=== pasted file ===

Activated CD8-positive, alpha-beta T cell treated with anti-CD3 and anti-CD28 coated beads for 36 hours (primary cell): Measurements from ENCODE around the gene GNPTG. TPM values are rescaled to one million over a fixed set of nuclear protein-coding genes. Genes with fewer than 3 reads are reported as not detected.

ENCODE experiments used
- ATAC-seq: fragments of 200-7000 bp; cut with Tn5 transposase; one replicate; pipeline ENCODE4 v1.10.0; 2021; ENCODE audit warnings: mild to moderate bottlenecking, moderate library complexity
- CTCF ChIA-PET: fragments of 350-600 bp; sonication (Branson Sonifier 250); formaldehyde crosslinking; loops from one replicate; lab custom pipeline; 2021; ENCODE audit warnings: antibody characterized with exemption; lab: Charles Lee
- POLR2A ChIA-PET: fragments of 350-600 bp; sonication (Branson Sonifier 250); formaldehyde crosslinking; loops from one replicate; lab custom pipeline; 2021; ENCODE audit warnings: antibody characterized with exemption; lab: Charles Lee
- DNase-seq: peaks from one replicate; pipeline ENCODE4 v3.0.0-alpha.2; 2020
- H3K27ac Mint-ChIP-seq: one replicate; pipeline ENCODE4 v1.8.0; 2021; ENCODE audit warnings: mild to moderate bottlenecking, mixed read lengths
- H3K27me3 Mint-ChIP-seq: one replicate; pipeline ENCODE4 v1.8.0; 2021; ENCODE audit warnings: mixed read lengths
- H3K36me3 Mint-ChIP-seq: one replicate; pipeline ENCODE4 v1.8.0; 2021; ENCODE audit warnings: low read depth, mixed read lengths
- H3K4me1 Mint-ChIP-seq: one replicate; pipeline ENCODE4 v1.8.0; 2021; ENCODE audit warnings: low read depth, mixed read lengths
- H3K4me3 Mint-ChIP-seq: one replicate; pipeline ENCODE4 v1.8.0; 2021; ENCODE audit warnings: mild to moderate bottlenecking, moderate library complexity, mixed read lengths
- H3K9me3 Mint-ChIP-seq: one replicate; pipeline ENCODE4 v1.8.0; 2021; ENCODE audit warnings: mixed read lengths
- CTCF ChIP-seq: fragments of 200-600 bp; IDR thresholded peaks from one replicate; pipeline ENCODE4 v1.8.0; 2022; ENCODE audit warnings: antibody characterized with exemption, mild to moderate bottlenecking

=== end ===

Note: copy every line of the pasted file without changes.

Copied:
Activated CD8-positive, alpha-beta T cell treated with anti-CD3 and anti-CD28 coated beads for 36 hours (primary cell): Measurements from ENCODE around the gene GNPTG. TPM values are rescaled to one million over a fixed set of nuclear protein-coding genes. Genes with fewer than 3 reads are reported as not detected.

ENCODE experiments used
- ATAC-seq: fragments of 200-7000 bp; cut with Tn5 transposase; one replicate; pipeline ENCODE4 v1.10.0; 2021; ENCODE audit warnings: mild to moderate bottlenecking, moderate library complexity
- CTCF ChIA-PET: fragments of 350-600 bp; sonication (Branson Sonifier 250); formaldehyde crosslinking; loops from one replicate; lab custom pipeline; 2021; ENCODE audit warnings: antibody characterized with exemption; lab: Charles Lee
- POLR2A ChIA-PET: fragments of 350-600 bp; sonication (Branson Sonifier 250); formaldehyde crosslinking; loops from one replicate; lab custom pipeline; 2021; ENCODE audit warnings: antibody characterized with exemption; lab: Charles Lee
- DNase-seq: peaks from one replicate; pipeline ENCODE4 v3.0.0-alpha.2; 2020
- H3K27ac Mint-ChIP-seq: one replicate; pipeline ENCODE4 v1.8.0; 2021; ENCODE audit warnings: mild to moderate bottlenecking, mixed read lengths
- H3K27me3 Mint-ChIP-seq: one replicate; pipeline ENCODE4 v1.8.0; 2021; ENCODE audit warnings: mixed read lengths
- H3K36me3 Mint-ChIP-seq: one replicate; pipeline ENCODE4 v1.8.0; 2021; ENCODE audit warnings: low read depth, mixed read lengths
- H3K4me1 Mint-ChIP-seq: one replicate; pipeline ENCODE4 v1.8.0; 2021; ENCODE audit warnings: low read depth, mixed read lengths
- H3K4me3 Mint-ChIP-seq: one replicate; pipeline ENCODE4 v1.8.0; 2021; ENCODE audit warnings: mild to moderate bottlenecking, moderate library complexity, mixed read lengths
- H3K9me3 Mint-ChIP-seq: one replicate; pipeline ENCODE4 v1.8.0; 2021; ENCODE audit warnings: mixed read lengths
- CTCF ChIP-seq: fragments of 200-600 bp; IDR thresholded peaks from one replicate; pipeline ENCODE4 v1.8.0; 2022; ENCODE audit warnings: antibody characterized with exemption, mild to moderate bottlenecking